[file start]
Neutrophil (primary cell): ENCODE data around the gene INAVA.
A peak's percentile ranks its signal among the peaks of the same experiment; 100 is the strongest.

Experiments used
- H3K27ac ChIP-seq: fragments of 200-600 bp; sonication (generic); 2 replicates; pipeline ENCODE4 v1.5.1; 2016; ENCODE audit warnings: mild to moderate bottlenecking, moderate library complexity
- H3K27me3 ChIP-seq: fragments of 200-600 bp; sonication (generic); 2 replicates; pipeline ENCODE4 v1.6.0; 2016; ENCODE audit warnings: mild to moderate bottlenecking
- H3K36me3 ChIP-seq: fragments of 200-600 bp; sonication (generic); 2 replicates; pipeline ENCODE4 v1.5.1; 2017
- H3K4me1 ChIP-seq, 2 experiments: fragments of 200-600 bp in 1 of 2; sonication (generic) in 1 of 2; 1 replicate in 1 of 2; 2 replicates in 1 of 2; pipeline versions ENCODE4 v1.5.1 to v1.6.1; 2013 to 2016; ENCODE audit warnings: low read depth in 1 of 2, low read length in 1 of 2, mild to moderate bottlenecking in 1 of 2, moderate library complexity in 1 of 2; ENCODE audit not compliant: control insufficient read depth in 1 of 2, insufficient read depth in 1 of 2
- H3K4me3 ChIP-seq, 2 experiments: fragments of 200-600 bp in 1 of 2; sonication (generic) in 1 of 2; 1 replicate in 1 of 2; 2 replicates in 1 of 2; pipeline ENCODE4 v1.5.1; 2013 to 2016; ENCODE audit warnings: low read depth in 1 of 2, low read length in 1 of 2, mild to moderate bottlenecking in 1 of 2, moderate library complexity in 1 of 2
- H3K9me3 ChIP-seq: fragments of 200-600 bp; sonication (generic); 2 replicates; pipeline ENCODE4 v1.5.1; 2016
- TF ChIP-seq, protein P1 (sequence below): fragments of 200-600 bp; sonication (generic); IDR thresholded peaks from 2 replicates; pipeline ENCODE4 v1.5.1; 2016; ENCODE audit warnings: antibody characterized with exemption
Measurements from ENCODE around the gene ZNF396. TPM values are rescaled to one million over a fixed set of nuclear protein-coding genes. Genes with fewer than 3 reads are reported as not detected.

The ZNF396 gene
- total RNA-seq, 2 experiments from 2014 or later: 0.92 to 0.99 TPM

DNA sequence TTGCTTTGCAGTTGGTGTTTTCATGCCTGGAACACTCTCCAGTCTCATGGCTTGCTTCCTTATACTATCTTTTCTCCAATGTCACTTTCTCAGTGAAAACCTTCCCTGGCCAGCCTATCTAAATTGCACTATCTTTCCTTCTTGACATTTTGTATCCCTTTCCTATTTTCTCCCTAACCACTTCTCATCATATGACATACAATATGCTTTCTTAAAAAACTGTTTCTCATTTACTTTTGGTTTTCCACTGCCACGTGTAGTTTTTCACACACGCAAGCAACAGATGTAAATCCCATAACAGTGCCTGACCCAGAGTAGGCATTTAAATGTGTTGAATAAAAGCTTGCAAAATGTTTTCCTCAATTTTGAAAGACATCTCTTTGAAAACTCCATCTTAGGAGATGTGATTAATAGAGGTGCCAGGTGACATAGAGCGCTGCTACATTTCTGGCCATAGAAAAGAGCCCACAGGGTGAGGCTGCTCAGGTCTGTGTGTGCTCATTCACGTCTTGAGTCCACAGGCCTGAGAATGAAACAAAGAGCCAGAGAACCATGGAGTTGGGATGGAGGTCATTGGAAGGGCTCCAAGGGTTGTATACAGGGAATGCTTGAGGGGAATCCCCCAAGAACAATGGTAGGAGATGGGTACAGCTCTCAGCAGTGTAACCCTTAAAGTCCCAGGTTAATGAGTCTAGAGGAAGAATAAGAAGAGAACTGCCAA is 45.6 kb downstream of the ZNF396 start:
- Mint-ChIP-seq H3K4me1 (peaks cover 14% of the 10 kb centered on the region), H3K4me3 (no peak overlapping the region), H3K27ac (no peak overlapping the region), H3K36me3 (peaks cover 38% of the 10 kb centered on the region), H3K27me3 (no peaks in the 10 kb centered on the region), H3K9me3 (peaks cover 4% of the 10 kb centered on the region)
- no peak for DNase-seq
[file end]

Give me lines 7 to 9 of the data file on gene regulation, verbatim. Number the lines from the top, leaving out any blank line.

- H3K4me1 ChIP-seq, 2 experiments: fragments of 200-600 bp in 1 of 2; sonication (generic) in 1 of 2; 1 replicate in 1 of 2; 2 replicates in 1 of 2; pipeline versions ENCODE4 v1.5.1 to v1.6.1; 2013 to 2016; ENCODE audit warnings: low read depth in 1 of 2, low read length in 1 of 2, mild to moderate bottlenecking in 1 of 2, moderate library complexity in 1 of 2; ENCODE audit not compliant: control insufficient read depth in 1 of 2, insufficient read depth in 1 of 2
- H3K4me3 ChIP-seq, 2 experiments: fragments of 200-600 bp in 1 of 2; sonication (generic) in 1 of 2; 1 replicate in 1 of 2; 2 replicates in 1 of 2; pipeline ENCODE4 v1.5.1; 2013 to 2016; ENCODE audit warnings: low read depth in 1 of 2, low read length in 1 of 2, mild to moderate bottlenecking in 1 of 2, moderate library complexity in 1 of 2
- H3K9me3 ChIP-seq: fragments of 200-600 bp; sonication (generic); 2 replicates; pipeline ENCODE4 v1.5.1; 2016